Nine months after launching a major operation to dismantle extensive illegal gold mining activities in the Yanomami indigenous lands of the Amazon, the Brazilian government has achieved great success with a reduction of almost 80 percent of the territories affected by the illegal activity, the Brazilian Ministry of Defense said in a statement in November.
The operation, which began in January, has the participation of around 1,200 military service members from the Army, Navy, and Air Force, in support of personnel from public security and environmental agencies, including the Federal Police and the Brazilian Environmental Institute.
To strengthen their actions, the Ministry of Defense launched Operation Ágata Northern Border on June 21. As well as providing logistics support to federal bodies and agencies, the Armed Forces toughened enforcement activities, such as patrols, searches of people, vehicles, boats, and aircraft, and arrests in the act, among others.
In addition to severely reducing the areas where illegal mining was taking place, the authorities issued more than $11 million in fines and seized 48 tons of cassiterite, 1,859 grams of gold, and 1,120 pieces of equipment used for illegal activities, and also removed illegal camps in the region and destroyed 22 illegal mining sites.
According to the Management and Operational Center of the Amazon Protection System, in the first nine months of 2023, the area affected by illegal mining fell to 214 hectares, while in the same period in 2022, mining occupied 999 hectares. The reduction shows that the presence of miners is currently residual (they remain in small areas in the region), with an average variation of 4 hectares over the last five months.
According to the Ministry of Defense, the main rivers in the region, Uraricoera and Mucajaí, have returned to their natural colors, as the yellowish tint due to mercury dissipated. Mercury is the most common chemical element miners use that contaminates rivers and soil, affecting the Yanomami’s diet, which is based on hunting, fishing, and fruit and root gathering.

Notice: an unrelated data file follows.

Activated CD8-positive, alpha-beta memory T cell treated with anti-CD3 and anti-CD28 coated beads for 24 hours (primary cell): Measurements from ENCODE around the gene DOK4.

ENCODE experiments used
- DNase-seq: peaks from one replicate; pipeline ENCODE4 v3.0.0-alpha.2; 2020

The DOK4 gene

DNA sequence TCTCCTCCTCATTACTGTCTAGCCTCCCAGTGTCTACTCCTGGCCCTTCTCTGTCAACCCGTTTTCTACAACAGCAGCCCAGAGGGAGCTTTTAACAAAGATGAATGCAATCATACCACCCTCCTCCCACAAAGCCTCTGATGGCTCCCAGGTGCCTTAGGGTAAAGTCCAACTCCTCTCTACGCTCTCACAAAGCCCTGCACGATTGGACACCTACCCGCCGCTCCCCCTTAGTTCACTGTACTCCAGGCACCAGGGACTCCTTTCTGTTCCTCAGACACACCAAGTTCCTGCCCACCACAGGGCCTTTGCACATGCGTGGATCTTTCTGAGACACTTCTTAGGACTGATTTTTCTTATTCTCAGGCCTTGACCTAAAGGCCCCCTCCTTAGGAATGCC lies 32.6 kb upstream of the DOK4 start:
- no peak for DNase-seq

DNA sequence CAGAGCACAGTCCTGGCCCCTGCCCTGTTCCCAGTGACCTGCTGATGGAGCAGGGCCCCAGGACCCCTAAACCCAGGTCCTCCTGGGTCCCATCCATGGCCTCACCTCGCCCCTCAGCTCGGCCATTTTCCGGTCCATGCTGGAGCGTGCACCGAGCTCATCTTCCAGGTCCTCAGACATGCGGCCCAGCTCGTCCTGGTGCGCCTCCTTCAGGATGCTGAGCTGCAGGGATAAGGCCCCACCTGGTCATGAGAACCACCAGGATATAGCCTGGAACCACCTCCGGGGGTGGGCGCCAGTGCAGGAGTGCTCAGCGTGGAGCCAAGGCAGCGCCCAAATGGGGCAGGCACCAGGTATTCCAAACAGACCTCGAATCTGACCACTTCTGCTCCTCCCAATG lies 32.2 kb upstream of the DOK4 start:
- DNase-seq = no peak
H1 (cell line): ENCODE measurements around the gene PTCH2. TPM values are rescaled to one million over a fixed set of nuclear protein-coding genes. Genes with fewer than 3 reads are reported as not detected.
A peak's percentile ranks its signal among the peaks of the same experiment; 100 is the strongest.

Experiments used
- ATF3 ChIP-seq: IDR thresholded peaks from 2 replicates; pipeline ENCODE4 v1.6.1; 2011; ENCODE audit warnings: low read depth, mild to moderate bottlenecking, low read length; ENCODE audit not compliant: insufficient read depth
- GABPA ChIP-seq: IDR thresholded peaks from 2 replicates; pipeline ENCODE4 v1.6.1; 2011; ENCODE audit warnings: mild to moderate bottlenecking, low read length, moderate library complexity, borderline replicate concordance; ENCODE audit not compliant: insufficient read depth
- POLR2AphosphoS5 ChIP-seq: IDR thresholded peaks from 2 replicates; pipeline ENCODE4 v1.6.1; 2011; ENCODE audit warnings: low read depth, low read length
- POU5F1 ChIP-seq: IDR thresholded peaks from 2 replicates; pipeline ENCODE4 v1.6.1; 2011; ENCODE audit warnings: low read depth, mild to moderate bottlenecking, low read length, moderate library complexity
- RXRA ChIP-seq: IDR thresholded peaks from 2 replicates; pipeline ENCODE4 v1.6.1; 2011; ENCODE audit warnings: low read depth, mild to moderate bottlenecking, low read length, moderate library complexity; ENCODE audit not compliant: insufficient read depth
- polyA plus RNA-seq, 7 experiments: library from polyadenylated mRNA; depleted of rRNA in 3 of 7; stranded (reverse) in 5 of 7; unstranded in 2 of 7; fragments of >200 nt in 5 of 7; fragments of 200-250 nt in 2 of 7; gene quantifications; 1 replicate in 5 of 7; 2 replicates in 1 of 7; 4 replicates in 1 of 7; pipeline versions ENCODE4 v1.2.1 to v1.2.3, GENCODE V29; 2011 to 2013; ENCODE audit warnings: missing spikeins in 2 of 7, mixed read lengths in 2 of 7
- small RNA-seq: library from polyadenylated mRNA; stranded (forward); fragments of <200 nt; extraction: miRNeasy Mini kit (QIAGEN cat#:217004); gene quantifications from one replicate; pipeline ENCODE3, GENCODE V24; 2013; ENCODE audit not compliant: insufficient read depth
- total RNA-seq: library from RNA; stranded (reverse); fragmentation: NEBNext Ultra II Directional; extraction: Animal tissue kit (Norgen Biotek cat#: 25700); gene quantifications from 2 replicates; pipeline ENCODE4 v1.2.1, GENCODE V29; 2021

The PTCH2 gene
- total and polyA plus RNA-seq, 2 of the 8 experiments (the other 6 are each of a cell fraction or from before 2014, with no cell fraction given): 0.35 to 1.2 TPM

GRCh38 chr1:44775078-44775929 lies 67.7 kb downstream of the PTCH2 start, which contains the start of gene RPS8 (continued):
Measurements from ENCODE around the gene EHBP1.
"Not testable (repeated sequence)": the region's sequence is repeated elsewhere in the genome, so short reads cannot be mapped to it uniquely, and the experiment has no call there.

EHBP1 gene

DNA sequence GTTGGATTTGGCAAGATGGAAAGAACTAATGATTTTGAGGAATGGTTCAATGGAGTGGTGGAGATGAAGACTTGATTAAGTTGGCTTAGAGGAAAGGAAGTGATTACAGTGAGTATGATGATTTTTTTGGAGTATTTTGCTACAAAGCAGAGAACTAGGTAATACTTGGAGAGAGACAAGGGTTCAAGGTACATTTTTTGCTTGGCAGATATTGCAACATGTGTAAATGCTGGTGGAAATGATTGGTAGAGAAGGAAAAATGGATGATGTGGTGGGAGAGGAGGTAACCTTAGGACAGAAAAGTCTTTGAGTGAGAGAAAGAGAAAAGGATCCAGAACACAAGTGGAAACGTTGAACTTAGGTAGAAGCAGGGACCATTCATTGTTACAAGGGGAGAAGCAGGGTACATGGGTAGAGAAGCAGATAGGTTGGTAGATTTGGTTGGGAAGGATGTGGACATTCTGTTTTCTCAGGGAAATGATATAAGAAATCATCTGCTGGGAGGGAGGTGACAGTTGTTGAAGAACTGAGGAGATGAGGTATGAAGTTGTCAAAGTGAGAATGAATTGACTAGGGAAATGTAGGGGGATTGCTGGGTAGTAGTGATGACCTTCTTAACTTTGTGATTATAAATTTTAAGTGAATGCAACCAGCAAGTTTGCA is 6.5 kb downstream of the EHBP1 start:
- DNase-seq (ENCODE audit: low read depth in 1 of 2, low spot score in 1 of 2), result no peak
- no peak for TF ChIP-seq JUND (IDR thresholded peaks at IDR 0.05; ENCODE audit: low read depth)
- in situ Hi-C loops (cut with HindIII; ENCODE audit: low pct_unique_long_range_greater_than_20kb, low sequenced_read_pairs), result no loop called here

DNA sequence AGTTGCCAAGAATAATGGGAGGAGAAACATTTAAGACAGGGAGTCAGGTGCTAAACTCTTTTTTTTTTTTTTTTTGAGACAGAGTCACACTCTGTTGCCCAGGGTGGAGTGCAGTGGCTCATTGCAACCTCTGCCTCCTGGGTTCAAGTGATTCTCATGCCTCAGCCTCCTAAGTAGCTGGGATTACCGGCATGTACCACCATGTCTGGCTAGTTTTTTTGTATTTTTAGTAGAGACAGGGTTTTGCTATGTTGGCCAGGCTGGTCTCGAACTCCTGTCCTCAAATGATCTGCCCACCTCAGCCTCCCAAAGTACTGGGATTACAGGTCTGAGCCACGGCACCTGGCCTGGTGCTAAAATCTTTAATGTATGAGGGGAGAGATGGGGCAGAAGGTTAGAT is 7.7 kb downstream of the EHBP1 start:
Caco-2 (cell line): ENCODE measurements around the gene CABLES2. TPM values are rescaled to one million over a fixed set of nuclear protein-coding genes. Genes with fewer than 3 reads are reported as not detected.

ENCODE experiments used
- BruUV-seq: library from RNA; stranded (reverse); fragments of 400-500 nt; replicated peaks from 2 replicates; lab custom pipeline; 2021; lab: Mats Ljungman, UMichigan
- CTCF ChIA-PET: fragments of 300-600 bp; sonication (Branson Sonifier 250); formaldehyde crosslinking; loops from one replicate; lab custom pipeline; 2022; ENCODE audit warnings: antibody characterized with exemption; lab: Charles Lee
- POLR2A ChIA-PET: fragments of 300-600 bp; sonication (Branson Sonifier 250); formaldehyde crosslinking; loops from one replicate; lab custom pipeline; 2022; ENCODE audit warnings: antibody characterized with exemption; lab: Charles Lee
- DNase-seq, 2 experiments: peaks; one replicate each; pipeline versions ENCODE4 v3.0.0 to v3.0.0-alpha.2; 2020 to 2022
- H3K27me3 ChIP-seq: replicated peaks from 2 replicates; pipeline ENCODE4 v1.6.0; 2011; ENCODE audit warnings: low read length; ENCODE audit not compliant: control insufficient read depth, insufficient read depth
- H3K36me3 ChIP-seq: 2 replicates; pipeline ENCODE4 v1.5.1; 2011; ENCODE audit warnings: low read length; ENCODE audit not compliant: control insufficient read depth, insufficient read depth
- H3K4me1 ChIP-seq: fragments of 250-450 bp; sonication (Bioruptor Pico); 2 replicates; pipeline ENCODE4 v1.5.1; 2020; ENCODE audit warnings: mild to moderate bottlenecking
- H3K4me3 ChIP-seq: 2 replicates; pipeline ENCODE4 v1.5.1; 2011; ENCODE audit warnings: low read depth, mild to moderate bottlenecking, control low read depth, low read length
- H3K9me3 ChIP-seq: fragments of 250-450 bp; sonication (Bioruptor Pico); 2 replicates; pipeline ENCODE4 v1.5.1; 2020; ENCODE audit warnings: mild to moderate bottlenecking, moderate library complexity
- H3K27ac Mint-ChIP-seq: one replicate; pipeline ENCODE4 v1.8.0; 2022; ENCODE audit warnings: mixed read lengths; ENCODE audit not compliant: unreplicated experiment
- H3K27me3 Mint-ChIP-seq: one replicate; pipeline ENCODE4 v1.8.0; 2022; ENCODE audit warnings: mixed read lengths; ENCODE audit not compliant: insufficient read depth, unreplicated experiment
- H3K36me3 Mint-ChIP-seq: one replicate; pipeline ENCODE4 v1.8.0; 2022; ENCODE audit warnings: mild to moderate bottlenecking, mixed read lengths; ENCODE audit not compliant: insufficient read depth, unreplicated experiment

Service members also transported some 766 tons of food and supplies to the region and distributed about 36,000 basic food baskets.
“On a daily basis, actions are planned and carried out, such as transporting cargo [from the city] of Boa Vista to the indigenous communities present in the Yanomami territory, as well as actually delivering food baskets to the communities; and actions are also carried out to prevent and squash illegal mining, which culminate with the removal of miners from those lands. There are also actions to support the construction of drinking water systems, especially for the people most in need of this resource,” Brazilian Air Force Brigadier Marcelo Gobett Cardoso, chief of staff of the Ágata Northern Border Joint Command, told the media.
Since their deployment in the region, the Brazilian Armed Forces have used 17 aircraft, 14 vessels, 38 vehicles, five armored speedboats, and two ships.
“To achieve these results for the operation, we used more than 7,300 flight hours, transported more than 430 indigenous people, evicted more than 164 detainees [gold miners] from Yanomami indigenous territories, and provided 205 aeromedical evacuations and more than 3,000 medical services,” Brig. Gobett said. The operation is ongoing with no end date.